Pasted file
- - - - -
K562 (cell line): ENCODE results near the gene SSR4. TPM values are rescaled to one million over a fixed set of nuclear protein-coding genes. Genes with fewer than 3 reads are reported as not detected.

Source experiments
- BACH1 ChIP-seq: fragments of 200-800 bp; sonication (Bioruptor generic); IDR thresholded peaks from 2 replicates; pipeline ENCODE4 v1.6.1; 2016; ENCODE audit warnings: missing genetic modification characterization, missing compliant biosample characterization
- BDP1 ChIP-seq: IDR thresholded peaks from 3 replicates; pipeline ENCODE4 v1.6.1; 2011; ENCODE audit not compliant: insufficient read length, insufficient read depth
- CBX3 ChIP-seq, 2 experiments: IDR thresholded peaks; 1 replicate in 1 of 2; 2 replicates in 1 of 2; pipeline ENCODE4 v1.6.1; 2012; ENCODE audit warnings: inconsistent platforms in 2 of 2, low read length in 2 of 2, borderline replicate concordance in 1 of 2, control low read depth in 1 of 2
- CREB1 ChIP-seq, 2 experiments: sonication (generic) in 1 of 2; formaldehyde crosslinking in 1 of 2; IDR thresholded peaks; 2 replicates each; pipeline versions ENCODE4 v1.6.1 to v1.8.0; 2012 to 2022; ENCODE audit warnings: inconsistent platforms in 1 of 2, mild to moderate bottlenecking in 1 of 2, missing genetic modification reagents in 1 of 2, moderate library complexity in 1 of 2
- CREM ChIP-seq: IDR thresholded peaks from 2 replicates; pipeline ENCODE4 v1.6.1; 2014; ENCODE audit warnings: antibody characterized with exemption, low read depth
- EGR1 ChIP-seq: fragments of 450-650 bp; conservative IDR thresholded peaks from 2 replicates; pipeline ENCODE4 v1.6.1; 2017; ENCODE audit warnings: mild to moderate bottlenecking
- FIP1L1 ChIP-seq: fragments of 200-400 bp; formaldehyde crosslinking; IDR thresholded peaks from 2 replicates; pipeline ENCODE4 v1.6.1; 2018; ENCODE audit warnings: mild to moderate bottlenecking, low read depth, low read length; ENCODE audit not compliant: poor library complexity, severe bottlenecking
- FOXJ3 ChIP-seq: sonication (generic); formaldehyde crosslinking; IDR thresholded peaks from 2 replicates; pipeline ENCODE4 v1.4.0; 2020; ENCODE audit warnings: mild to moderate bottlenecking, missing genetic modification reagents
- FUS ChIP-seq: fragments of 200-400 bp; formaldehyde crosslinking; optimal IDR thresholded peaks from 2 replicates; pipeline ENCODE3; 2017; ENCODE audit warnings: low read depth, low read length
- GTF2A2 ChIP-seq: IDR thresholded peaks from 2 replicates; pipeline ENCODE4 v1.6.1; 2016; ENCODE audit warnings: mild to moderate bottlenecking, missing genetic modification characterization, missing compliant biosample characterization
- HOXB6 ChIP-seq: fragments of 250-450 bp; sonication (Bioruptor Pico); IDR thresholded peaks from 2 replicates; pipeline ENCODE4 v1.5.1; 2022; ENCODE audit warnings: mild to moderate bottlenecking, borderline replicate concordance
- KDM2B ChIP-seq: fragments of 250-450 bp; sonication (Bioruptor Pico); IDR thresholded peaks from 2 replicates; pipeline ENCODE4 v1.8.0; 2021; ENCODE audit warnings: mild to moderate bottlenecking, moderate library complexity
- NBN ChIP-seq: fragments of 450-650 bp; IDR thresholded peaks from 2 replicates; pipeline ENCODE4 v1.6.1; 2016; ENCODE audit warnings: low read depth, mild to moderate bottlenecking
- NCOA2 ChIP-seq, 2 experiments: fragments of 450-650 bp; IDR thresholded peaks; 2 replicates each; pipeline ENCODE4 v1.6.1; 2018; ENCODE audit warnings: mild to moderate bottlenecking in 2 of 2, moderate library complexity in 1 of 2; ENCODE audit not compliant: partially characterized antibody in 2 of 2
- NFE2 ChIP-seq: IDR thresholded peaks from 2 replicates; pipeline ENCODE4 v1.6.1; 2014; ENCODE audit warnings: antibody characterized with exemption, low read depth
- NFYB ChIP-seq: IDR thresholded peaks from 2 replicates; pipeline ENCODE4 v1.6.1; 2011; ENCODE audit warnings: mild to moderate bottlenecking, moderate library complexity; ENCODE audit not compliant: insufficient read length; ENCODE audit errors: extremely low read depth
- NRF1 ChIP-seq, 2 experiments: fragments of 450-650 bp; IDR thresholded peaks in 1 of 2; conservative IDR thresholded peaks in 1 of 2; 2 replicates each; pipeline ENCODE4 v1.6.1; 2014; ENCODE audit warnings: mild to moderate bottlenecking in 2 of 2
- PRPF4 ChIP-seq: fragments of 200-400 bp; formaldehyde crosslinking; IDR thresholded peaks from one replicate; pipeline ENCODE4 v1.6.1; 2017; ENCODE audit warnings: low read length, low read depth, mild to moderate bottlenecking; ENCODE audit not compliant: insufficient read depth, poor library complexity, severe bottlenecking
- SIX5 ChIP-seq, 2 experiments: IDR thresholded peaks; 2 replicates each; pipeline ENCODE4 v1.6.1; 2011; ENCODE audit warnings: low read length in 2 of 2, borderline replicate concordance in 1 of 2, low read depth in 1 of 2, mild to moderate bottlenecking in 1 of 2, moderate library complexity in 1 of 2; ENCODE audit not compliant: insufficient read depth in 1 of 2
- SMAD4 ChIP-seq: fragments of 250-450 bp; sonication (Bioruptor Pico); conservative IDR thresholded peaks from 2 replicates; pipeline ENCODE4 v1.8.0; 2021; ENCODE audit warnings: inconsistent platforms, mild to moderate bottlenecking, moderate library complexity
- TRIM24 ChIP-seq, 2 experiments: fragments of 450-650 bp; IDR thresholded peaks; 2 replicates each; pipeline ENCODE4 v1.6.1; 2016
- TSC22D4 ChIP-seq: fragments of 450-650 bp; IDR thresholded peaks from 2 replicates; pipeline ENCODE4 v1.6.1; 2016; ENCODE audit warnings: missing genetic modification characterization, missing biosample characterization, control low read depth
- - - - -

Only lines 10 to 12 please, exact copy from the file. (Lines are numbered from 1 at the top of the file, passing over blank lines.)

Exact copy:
- FOXJ3 ChIP-seq: sonication (generic); formaldehyde crosslinking; IDR thresholded peaks from 2 replicates; pipeline ENCODE4 v1.4.0; 2020; ENCODE audit warnings: mild to moderate bottlenecking, missing genetic modification reagents
- FUS ChIP-seq: fragments of 200-400 bp; formaldehyde crosslinking; optimal IDR thresholded peaks from 2 replicates; pipeline ENCODE3; 2017; ENCODE audit warnings: low read depth, low read length
- GTF2A2 ChIP-seq: IDR thresholded peaks from 2 replicates; pipeline ENCODE4 v1.6.1; 2016; ENCODE audit warnings: mild to moderate bottlenecking, missing genetic modification characterization, missing compliant biosample characterization